Those sultry mornings, with a little mist in the distance, climbing on the back of a well trained pony, and setting out across the veldt, it was quite beautiful. The gurls laughing and chasing along with me, Little Michaela, her ginger hair flowing behind her as we fly across the ground in the morning sun. Quite serene. And Jack the handyman trying to keep pace. He’s a little older, of course and we have to wait for him from time to time.
Once in the nearby village we’d put a few cartons of milk in our packs from the store, and then race back to the school stables. And of course finally we’d help Jack off his horse.
It all seems a million miles away from the cooler weather I have come back to. And Canada is really much more modern and genteel. Things in South Africa seem so much more, I suppose the word is ‘primal’. Everything is more literal and immediate. So, when one of the maids came to me and said they didn’t know what to do about the schools pet dog, ‘Cesar’ chasing after the postman every morning I pointed out that the best way to deal with that would obviously be to neuter him.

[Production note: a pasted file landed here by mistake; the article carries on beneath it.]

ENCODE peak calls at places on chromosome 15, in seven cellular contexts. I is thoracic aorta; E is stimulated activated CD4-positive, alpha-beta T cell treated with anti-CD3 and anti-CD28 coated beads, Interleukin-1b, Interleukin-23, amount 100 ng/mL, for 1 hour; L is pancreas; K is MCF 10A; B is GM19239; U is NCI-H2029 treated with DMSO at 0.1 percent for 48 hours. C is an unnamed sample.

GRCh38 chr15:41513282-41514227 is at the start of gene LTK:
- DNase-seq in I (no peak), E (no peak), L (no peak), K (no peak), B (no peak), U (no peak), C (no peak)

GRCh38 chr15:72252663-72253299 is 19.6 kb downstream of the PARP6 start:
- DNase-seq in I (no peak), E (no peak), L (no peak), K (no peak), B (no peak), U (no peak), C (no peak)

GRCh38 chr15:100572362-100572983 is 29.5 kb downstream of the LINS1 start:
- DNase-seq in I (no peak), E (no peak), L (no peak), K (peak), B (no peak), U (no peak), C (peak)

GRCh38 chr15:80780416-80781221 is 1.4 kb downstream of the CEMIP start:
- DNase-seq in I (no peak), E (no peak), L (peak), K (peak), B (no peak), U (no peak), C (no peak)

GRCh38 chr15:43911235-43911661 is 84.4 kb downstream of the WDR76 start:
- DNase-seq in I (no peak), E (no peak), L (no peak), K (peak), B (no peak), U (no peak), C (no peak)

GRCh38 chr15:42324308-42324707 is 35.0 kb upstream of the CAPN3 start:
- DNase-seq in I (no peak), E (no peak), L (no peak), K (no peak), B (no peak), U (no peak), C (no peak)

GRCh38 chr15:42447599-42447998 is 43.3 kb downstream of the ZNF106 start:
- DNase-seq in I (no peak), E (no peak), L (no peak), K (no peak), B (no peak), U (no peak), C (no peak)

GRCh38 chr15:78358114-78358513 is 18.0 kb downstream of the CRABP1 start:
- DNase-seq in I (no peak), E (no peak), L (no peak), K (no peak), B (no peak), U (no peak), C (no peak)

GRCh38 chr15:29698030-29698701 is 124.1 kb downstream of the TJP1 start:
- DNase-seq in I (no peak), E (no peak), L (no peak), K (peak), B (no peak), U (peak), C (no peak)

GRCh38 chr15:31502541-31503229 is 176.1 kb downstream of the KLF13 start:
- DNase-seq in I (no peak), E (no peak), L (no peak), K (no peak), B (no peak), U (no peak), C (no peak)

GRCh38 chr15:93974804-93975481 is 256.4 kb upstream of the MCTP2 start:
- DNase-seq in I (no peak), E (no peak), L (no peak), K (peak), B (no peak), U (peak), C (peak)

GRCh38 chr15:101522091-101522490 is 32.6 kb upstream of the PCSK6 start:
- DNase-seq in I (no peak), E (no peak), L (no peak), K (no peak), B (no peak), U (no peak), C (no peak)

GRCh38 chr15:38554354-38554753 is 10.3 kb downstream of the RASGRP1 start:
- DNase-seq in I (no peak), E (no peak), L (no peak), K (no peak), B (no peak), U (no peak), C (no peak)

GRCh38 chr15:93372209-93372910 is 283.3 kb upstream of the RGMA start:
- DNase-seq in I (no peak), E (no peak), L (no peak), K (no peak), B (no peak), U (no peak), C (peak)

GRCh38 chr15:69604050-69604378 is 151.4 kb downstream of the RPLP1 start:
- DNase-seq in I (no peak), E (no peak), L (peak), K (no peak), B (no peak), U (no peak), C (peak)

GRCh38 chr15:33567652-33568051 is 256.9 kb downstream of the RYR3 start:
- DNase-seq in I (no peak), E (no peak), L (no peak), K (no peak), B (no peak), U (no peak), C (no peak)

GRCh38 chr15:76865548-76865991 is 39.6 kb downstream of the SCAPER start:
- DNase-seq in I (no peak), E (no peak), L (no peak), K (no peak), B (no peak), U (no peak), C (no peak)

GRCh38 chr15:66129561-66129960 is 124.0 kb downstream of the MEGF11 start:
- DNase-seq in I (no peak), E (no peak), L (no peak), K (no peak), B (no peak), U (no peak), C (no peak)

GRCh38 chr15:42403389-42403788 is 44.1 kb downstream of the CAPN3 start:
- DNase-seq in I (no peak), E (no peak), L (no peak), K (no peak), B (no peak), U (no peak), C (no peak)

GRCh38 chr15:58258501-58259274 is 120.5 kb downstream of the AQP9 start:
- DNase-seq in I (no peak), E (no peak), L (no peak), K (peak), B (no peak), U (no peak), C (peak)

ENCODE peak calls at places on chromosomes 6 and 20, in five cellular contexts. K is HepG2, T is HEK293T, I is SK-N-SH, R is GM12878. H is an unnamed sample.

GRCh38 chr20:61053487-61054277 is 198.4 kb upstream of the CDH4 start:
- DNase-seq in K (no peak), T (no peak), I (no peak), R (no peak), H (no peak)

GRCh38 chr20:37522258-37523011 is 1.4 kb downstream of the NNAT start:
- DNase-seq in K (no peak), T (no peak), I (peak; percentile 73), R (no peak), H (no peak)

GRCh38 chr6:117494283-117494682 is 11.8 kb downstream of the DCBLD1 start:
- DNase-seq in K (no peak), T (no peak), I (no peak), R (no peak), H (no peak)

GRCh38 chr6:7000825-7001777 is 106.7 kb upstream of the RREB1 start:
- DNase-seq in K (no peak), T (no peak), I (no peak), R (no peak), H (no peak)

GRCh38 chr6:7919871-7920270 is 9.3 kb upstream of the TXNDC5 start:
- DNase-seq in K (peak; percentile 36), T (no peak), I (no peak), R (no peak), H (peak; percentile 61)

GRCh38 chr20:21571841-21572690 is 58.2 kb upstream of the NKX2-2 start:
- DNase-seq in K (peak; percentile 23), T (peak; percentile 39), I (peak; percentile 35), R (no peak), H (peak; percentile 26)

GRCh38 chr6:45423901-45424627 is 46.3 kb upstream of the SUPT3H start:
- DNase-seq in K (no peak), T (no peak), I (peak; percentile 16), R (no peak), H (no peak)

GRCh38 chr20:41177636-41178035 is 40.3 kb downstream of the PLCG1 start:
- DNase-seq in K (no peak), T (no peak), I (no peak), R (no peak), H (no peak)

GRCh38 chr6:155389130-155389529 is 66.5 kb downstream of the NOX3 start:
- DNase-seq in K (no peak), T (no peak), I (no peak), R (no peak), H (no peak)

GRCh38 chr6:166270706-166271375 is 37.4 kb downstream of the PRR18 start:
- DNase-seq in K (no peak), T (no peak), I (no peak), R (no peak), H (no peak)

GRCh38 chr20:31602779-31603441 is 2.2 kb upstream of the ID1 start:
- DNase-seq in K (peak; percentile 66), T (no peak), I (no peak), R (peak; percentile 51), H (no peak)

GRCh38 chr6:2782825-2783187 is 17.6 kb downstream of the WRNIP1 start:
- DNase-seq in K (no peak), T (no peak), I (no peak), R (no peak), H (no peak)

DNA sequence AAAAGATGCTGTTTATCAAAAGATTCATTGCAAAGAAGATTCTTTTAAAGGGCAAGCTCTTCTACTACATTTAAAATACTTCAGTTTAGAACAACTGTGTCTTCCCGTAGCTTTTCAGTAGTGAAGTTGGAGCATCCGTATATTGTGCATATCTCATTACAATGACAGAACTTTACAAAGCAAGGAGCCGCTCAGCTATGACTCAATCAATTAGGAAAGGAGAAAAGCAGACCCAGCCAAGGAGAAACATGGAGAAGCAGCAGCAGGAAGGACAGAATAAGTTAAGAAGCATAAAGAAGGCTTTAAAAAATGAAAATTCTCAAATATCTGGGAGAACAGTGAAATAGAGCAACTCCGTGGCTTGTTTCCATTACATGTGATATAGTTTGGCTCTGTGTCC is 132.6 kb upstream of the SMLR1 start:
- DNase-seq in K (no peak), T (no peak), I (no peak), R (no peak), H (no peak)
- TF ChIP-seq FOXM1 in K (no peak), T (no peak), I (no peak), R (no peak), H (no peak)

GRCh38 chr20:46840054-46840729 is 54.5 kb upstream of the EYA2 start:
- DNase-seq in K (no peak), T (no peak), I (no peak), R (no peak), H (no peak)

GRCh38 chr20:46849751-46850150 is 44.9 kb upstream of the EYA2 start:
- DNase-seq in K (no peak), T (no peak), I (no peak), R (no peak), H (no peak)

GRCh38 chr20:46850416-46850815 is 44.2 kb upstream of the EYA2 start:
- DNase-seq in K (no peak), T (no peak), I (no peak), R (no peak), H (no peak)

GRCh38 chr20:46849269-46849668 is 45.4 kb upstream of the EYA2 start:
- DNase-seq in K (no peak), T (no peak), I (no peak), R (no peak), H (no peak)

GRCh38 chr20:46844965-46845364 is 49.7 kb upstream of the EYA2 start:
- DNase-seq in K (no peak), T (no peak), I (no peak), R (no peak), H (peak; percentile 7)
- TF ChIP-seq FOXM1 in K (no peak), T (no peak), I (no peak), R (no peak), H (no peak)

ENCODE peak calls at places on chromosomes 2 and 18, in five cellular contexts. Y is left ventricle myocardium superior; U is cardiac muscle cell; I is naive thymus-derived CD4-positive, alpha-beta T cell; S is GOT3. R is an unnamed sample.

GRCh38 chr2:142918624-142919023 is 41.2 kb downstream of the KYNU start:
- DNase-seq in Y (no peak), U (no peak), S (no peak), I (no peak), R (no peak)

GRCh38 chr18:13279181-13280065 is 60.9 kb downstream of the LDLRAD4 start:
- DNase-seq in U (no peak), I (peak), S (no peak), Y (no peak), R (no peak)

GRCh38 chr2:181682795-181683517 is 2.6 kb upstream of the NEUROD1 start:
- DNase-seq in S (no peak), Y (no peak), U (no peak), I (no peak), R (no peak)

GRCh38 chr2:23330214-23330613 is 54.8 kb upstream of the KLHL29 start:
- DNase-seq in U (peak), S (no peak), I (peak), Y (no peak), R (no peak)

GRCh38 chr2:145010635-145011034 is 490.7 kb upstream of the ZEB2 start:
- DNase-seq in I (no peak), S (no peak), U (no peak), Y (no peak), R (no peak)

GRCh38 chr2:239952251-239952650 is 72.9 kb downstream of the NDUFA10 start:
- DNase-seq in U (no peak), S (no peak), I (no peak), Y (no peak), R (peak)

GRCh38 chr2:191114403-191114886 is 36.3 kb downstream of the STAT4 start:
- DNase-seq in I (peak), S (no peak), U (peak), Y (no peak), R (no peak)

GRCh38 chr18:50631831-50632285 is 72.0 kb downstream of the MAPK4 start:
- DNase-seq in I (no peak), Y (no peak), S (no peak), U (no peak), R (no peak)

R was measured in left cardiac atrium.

Well, as I explained to the poor man later, I had been referring to the dog when I said, ‘neuter him’. These things happen though. Best to move forward and not get bogged down in the details, though I do have some sympathy for the poor fellow.
How lovely it is to be back, though. My nieces and nephews have offered to help me get my Christmas tree up, and I’m looking forward to standing on a chair as my nephew Gerald looks up at me as I place a fairy on the top of the Christmas tree. How well dressed this tree really is. I suppose I should now turn my attentions to young Gerald.
How very kind he is to help me get it up. I’m sure, given the opportunity, you’d do the same.
But now I have to give this account to Max, who is going to post it online for me. He’s so much better at technology than I am. I shall go and sit on his knee and simper, it usually works with him, the little puppy! I’ll just stop off and refill my coffee cup with Bailey’s.